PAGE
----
I submit to you that it doesn’t even take going Paleo or Primal “everyday” to not get a wealth of good out of this book, Everyday Paleo. I have included it in my series of cookbook reviews…because it’s a cookbook.
…But it’s more than that and I think, fills a very nice niche. In my last review, I remarked how that book seemed to me to represent the potential for a great first book — rather than the many books available that give you the ins, outs, whys and what fors for going Paleo/Primal as a lifestyle, from a more evolutionary or scientific basis. Im just saying this might be a good alternative for some: let the food be your guide from everyday one.
While Sarah Fragoso’s book is much cookbook, with dozens and dozens of recipes, it’s much more and I can’t help thinking that this might be the ideal first book for a women with kids to take care of. It gets practical — everyday — right away.
After a few introductory sections on where Sarah is now and how she got here and why, it dives right in to a complete list of what you should have in your pantry and your fridge. A little bit about tools of the mom trade and we’re off into the recipes, all in full color. I really have to congratulate the folks at Victory Belt Publishing, because the whole layout of this book is just fun and colorful. And you know what? I would not be surprised if your kids might just like turning the pages themselves. It’s really a fun page turner.
In terms of the recipes, this just shows once again that the folks who lament avoiding grains, sugar, processed “foods” and other untouchables — because it would “be so boring” — are just full of it. There are now around a half dozen full color Paleo cookbooks on the market with dozens and dozens of recipes each, and they are as varied as are their authors. There is no limit. The surface has only been scratched.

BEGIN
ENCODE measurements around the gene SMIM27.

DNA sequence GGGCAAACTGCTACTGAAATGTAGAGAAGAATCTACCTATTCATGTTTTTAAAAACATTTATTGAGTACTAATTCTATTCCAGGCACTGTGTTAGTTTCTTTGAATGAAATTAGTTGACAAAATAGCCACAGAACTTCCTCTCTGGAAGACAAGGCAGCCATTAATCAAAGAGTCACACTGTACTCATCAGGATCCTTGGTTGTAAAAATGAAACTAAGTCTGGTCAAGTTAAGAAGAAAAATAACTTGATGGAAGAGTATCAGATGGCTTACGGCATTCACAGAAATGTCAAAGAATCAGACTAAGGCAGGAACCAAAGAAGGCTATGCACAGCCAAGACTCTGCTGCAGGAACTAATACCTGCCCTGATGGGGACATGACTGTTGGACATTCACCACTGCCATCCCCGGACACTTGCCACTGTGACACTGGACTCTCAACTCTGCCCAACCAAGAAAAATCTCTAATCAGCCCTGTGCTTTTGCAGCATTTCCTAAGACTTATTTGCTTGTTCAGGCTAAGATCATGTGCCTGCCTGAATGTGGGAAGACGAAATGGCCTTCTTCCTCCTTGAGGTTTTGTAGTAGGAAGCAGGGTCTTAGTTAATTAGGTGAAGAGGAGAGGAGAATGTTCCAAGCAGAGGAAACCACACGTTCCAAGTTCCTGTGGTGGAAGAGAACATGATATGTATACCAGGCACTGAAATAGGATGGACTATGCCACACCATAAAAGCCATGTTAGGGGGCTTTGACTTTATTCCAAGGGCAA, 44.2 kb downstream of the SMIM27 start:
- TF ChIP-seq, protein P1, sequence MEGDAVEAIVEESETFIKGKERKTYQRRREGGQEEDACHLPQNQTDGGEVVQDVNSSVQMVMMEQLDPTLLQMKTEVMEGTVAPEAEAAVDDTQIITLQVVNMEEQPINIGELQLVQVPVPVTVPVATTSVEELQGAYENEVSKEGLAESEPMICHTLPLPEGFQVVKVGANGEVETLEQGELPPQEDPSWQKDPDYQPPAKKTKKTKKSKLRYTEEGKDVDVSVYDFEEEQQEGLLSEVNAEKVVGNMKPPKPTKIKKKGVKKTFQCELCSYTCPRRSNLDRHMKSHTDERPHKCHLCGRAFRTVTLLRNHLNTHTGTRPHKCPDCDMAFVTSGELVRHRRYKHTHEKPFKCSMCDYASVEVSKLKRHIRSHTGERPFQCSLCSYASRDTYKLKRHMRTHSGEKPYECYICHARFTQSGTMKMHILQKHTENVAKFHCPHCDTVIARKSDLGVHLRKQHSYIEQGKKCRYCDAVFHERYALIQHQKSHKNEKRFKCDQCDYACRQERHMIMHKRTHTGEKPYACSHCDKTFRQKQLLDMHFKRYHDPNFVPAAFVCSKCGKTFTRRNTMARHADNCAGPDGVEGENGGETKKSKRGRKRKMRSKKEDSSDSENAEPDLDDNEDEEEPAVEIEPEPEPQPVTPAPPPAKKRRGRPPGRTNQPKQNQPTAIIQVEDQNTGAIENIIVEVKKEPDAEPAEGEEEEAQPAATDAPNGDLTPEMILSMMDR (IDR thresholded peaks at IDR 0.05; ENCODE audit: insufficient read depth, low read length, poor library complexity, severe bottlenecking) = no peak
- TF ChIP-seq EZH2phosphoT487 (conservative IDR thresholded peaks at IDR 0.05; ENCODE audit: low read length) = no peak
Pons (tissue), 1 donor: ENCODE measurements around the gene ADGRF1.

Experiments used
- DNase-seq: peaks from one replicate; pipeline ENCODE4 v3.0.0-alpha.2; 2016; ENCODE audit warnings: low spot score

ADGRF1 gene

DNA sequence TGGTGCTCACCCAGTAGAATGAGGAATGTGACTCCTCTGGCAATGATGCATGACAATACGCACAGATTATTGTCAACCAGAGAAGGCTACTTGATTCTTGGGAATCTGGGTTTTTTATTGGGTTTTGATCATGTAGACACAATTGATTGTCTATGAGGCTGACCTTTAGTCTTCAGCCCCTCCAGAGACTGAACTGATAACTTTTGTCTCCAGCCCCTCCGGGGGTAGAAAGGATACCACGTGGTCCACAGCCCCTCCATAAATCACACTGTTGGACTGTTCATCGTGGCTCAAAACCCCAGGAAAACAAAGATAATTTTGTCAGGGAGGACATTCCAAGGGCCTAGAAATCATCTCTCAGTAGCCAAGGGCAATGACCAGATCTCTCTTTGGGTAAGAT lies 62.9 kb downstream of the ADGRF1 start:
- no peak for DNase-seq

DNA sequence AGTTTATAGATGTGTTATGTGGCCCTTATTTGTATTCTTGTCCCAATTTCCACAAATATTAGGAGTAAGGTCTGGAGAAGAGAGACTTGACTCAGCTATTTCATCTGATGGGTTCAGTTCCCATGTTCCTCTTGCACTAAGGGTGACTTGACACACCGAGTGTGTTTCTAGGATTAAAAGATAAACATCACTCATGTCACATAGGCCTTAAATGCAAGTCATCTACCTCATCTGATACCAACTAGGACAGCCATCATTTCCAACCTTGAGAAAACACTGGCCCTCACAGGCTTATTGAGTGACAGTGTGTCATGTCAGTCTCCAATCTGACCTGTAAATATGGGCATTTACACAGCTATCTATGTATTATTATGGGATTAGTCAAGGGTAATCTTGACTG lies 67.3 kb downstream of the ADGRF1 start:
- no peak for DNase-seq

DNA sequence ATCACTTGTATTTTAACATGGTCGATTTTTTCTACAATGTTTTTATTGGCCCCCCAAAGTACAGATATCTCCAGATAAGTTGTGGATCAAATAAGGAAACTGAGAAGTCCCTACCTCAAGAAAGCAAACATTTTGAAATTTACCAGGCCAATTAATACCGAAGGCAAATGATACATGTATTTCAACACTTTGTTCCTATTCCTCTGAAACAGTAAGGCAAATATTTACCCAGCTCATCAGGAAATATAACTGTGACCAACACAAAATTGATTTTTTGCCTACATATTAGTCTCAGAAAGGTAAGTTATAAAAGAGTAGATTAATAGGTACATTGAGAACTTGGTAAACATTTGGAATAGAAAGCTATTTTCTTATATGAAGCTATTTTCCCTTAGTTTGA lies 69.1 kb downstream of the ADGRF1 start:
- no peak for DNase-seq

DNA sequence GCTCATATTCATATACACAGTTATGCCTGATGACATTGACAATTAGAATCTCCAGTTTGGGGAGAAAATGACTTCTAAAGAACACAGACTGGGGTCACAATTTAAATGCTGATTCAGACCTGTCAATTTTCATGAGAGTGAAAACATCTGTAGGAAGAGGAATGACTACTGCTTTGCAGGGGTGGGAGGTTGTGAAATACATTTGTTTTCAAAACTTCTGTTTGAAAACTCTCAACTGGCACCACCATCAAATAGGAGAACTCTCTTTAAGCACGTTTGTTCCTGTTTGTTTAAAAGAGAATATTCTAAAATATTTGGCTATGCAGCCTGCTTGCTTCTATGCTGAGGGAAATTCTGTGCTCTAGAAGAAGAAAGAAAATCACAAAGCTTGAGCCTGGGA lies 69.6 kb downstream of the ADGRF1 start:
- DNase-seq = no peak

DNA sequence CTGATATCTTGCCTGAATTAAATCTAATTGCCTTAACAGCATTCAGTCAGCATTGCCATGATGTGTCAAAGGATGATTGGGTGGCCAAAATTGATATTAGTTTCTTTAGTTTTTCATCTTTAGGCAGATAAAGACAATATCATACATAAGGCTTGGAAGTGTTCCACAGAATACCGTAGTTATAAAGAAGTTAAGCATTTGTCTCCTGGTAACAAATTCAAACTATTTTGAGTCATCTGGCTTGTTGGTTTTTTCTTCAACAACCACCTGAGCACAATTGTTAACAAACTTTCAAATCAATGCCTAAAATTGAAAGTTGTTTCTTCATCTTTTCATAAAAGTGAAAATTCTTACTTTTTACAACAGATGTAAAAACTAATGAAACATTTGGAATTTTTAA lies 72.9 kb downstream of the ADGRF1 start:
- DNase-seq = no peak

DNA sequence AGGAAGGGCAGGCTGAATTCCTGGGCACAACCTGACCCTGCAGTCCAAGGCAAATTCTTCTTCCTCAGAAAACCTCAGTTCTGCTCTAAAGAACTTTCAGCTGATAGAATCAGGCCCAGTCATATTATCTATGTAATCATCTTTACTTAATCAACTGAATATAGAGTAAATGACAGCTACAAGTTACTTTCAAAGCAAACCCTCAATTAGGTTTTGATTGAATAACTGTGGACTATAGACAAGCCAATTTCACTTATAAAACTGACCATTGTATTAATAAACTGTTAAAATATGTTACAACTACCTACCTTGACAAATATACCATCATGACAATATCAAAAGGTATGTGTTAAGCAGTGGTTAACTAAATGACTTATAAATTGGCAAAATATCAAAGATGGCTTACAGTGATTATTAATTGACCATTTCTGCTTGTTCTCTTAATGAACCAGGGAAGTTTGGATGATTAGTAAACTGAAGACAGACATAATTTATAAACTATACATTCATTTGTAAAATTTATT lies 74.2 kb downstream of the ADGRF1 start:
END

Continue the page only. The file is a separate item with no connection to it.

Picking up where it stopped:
…And how many of you like eggs? Perhaps for a first, Sarah has an entire section on egg based-recipes. Sunny Deviled Eggs? I’m trying that soon. And in the main dish section, I must try the lasagna that uses zucchini in place of pasta. I’ve used eggplant a-la moussaka-esque lasagna, but it looks like the prep time & effort is a lot better here. There are just so many (how many kinds of meatballs do you like?), and there is a distinct “your kids will like this” tone and theme. I suspect Sarah tried most or all of these dishes on her kids, so that leaves open the door for a criticism: was this book co-authored by your kids, Sarah? Fess up.
And OK, is this crazy or what: a whole workout section in a cookbook? It’s perfectly logical to me, and best of all, Sarah provides tons and tons of photos in sequence, showing exactly how each exercise is done; and not just for you. There’s also a section on how to exercise your kids, and even how your and your significant other can work out together.
So really, it truly is the sort of book that could serve as anyone’s entry into this whole crazy life. But I think that if you’re still in the rat race, have kids that might be resistant to the changes, or a spouse, then this may just be that one book that helps you unlike any other.
It worked for Sarah. Wanna see?
Uh, think her family oriented cookbook and workout guide might be worth having in your collection? I do.